Price can do one of three things: Move in the direction of the swing, not move, or reverse swing direction. When the price is not moving, we have noise. Here’s how you can use that noise to help decide when to enter and exit trades. In my Last article, I discussed the Clear method, a way to determine the direction of shortterm price swings. The method identifies the direction of the current price swing and the precise day the swing direction changes. It requires no calculation and has no delay. It is applicable to all stocks, commodities, and indexes in any time frame.
We saw how, unlike most technical indicators, the Clear method does not use the open or the close for its analysis. Instead, it uses the range of the daily price bar as the measure of price uncertainty. I looked at how price bars are simpliﬁed distributions. Since prices are distributed, we consider the price to be different only if the two distributions (price bars) do not overlap; the bars must be “clear” of one another.
MOVEMENT OF THE PRICE BAR
Figure 1 shows the Clear method in action, showing the up swings, down swings, and the “clears” that deﬁne the changes in direction. In this article, I will look at how the method deﬁnes the only three things price can do: move in the direction of the swing, not move, and reverse swing direction. When the price is not moving, there is noise. I will take a brief look at the noise percentage as a measure of continuous directionality. Finally, I will look at a way you can use noise to decide when to enter and exit trades.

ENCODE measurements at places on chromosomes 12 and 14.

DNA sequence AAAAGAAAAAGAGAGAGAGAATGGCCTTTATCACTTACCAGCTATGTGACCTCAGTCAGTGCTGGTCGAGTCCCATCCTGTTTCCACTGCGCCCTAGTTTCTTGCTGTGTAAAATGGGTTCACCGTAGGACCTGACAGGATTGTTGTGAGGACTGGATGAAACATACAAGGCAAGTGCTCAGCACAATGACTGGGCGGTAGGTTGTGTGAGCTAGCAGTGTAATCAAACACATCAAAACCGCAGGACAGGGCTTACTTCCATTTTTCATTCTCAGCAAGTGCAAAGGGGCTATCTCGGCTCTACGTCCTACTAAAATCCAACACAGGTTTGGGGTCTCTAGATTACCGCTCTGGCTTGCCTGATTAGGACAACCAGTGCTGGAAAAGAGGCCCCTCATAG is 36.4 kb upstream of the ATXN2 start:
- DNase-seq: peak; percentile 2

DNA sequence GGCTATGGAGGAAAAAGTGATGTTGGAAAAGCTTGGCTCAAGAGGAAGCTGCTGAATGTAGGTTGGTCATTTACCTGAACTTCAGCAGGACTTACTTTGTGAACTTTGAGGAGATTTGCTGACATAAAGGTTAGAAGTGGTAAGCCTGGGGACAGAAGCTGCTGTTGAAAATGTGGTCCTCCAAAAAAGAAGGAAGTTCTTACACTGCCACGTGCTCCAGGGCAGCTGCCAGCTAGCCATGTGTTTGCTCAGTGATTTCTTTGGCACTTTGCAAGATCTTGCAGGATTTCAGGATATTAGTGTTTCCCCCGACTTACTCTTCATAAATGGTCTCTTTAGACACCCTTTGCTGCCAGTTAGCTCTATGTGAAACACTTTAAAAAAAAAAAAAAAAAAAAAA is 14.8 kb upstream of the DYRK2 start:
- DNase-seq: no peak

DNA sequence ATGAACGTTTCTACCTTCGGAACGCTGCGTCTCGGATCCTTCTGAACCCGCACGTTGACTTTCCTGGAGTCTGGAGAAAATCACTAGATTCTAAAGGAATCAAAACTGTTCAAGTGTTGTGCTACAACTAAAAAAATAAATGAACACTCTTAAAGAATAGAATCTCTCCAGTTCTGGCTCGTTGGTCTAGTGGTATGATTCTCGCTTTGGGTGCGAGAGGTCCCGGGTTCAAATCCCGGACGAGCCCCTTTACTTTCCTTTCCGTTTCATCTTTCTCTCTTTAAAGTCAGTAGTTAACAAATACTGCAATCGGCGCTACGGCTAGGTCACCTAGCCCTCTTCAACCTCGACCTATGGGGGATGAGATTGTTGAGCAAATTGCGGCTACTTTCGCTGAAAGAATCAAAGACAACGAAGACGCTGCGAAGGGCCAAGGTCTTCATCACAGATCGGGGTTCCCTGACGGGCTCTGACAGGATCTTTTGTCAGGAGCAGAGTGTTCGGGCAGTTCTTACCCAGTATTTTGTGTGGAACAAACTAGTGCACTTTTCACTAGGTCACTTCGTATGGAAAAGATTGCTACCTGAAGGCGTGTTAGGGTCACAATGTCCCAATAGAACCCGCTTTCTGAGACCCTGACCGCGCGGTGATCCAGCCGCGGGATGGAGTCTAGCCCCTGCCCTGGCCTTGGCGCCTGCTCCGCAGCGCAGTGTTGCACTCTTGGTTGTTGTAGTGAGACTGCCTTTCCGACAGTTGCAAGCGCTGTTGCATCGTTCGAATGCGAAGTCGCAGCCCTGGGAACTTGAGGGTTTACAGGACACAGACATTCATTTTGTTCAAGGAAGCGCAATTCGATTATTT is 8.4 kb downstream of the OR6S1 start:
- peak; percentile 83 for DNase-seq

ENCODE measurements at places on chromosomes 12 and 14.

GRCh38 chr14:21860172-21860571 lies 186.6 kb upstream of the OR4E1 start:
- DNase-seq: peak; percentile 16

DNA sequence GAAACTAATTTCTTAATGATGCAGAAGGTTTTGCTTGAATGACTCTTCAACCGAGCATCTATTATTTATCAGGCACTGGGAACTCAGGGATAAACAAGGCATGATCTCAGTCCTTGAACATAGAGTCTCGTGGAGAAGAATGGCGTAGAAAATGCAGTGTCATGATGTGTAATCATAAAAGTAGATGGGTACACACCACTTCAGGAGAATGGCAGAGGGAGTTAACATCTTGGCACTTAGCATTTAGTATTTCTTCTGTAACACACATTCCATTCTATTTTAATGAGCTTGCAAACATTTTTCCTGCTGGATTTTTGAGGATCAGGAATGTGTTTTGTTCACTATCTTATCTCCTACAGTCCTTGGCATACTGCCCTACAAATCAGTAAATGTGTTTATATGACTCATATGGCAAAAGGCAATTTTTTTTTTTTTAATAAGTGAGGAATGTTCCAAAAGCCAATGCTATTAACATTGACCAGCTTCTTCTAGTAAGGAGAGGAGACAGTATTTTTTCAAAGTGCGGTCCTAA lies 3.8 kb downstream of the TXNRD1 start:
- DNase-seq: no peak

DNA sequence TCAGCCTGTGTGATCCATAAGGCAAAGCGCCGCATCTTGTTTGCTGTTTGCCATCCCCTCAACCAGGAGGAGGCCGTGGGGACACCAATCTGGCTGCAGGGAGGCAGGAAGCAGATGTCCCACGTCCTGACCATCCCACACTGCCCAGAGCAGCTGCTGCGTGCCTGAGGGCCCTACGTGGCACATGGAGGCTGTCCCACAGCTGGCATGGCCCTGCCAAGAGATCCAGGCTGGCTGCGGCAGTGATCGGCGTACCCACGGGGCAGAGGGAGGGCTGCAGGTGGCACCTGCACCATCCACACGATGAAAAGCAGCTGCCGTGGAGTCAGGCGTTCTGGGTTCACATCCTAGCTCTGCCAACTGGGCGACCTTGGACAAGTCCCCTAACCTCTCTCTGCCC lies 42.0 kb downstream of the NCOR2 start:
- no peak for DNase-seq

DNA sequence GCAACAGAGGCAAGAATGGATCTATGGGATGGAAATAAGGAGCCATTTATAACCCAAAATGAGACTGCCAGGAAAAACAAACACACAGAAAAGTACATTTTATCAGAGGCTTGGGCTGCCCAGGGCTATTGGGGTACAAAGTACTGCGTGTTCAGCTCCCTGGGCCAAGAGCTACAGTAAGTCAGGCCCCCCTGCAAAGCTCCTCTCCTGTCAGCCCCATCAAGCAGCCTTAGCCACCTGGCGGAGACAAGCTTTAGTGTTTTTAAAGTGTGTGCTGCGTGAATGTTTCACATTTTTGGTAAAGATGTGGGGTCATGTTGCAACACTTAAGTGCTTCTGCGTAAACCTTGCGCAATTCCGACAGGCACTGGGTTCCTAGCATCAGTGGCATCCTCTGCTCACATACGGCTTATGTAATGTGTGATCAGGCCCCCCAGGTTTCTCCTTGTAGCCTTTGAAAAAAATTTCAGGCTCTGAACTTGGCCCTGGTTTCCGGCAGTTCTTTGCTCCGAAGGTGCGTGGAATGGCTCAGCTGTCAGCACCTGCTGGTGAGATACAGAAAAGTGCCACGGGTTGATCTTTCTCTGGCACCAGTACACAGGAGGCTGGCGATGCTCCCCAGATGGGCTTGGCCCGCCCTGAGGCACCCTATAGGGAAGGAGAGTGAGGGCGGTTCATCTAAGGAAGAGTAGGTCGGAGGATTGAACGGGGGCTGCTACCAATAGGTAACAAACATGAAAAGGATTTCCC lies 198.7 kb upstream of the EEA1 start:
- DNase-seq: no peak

Each day, market participants buy and sell at different prices because no one knows (or can know) the exact value of a given stock or commodity. There are various interpretations of value, so buy/sell transactions occur at various prices during the day. These transactions cause the range of the daily price bar. As statistician W. Edwards Deming noted, there is no absolute measure of anything. And, of course, that includes stock and commodity prices. Prices are wiggly and inexact, and the range of the price bar shows just how wiggly prices are on any given day.
Visualize the length of the price bar as measuring the width of a river. Each day the river meanders a bit, veering left or right. Its direction may move only slightly in relation to the previous day. Sometimes the river goes through a narrow stretch, and the price bar is shorter. Sometimes the river is wider and the price bar is longer.
However, we are interested in the whole river and where it is going. Following the closing price is like following a canoeist paddling down the river. She may ride from bank to bank or stop at a rock in the middle. We are not curious about her meandering route because we already know she is going to be on the river somewhere. We want to identify where the whole river is going. Therefore, our primary interest is the movement of the whole price bar.
DIRECTIONALITY AND NOISE
During an up swing in price, each bar can reveal one of three things: the price has moved up, the price has not moved, or the price has moved down. We can see an example of this in Figure 2. During an up swing, we watch the bar lows. We know the price is rising if the lows continue to rise. During this up swing, the ﬁrst six green bars show continuously rising prices.